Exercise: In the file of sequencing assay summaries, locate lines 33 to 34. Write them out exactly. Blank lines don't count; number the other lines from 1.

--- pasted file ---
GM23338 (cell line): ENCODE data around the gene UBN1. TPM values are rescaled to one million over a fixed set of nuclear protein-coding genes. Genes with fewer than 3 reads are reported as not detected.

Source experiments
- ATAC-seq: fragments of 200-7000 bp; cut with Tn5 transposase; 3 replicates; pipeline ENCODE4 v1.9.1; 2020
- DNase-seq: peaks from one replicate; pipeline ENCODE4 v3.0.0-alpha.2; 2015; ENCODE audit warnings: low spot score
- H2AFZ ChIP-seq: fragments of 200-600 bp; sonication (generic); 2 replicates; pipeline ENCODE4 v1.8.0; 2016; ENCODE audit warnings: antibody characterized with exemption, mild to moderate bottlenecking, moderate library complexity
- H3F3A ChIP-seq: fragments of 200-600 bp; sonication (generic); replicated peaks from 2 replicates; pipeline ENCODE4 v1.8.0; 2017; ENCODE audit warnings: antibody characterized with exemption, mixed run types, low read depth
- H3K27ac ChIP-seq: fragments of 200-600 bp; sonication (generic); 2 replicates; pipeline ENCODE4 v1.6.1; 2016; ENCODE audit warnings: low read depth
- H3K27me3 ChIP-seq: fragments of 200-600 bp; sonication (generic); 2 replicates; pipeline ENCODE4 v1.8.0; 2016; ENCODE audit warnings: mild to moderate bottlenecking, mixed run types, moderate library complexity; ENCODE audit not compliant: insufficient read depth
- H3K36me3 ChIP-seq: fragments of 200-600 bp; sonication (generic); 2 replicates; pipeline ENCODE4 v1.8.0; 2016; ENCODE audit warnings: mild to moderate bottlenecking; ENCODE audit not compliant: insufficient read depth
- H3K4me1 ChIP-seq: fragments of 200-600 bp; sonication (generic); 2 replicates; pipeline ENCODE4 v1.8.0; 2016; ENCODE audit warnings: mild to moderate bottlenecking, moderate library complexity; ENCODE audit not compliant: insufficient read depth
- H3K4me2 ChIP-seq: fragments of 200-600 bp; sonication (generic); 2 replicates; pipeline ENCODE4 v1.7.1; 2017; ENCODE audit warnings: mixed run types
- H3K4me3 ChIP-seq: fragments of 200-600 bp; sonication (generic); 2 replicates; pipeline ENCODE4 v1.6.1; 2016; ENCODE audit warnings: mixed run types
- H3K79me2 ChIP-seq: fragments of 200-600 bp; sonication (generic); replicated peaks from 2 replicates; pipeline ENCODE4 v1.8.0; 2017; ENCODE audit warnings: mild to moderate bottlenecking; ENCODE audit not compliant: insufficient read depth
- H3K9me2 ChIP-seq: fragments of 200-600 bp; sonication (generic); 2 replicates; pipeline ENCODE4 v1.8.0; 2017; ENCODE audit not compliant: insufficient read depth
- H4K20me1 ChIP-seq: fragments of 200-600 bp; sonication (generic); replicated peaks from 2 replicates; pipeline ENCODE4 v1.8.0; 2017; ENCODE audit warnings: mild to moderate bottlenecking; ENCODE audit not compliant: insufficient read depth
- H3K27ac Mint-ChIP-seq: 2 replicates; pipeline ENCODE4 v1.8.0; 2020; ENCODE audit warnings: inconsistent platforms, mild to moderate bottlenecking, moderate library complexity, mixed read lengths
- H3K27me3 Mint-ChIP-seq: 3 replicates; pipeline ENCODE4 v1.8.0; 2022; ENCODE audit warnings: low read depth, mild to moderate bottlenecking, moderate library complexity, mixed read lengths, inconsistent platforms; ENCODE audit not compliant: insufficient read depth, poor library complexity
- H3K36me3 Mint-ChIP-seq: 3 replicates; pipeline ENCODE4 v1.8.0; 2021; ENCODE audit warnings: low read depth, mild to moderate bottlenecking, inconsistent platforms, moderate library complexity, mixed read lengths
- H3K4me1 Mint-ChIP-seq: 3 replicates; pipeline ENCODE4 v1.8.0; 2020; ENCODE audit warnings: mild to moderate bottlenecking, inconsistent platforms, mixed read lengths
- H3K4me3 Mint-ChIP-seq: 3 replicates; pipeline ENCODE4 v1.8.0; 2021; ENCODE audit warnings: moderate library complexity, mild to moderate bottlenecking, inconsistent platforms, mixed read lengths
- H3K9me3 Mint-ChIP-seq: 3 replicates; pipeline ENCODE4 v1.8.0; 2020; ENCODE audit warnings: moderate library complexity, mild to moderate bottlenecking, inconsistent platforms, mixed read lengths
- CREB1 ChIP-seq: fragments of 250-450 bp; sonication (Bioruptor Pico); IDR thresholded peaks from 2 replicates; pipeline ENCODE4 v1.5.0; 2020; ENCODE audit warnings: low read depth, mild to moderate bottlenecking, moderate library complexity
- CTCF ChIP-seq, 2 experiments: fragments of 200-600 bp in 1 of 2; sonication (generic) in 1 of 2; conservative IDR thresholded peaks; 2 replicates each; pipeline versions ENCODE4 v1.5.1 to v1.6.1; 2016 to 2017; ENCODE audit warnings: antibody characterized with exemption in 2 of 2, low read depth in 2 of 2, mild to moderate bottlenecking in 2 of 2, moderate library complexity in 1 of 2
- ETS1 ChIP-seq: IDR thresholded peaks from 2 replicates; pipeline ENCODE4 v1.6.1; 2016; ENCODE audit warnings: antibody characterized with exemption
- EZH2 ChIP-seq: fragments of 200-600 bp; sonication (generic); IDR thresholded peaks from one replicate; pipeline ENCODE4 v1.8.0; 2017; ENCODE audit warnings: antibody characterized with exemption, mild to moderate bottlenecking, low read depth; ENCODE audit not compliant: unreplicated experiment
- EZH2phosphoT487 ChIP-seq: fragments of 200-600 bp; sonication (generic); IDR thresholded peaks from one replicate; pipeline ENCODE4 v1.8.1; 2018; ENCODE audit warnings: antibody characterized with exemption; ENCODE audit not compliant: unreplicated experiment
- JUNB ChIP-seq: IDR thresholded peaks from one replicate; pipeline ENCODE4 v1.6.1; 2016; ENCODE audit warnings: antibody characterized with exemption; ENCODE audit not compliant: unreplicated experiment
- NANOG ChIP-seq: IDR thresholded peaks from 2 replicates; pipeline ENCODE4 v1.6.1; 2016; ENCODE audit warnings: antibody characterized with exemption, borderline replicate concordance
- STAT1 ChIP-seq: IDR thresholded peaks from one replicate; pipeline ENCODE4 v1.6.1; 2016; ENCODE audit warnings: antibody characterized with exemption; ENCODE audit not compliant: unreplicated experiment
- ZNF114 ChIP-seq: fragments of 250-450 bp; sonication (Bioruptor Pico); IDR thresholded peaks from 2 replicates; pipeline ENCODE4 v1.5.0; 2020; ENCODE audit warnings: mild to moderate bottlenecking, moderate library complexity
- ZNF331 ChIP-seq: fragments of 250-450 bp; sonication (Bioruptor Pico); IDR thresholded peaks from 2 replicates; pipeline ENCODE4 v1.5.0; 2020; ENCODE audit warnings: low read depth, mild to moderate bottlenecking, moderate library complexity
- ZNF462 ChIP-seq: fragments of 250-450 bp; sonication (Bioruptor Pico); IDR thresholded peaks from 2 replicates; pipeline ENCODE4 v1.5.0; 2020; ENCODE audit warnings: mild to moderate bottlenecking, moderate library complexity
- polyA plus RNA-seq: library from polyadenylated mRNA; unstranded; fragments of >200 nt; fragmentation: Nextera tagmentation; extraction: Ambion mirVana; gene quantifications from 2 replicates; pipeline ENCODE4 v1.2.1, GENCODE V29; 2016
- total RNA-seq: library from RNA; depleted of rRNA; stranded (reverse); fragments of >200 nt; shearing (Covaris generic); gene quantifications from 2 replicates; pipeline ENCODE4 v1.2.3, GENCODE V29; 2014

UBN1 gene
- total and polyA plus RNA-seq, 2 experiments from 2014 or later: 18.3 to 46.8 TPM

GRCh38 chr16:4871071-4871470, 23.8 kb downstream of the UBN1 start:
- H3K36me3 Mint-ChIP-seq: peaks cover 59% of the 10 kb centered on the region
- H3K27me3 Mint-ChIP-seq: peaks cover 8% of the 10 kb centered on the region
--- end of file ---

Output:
- polyA plus RNA-seq: library from polyadenylated mRNA; unstranded; fragments of >200 nt; fragmentation: Nextera tagmentation; extraction: Ambion mirVana; gene quantifications from 2 replicates; pipeline ENCODE4 v1.2.1, GENCODE V29; 2016
- total RNA-seq: library from RNA; depleted of rRNA; stranded (reverse); fragments of >200 nt; shearing (Covaris generic); gene quantifications from 2 replicates; pipeline ENCODE4 v1.2.3, GENCODE V29; 2014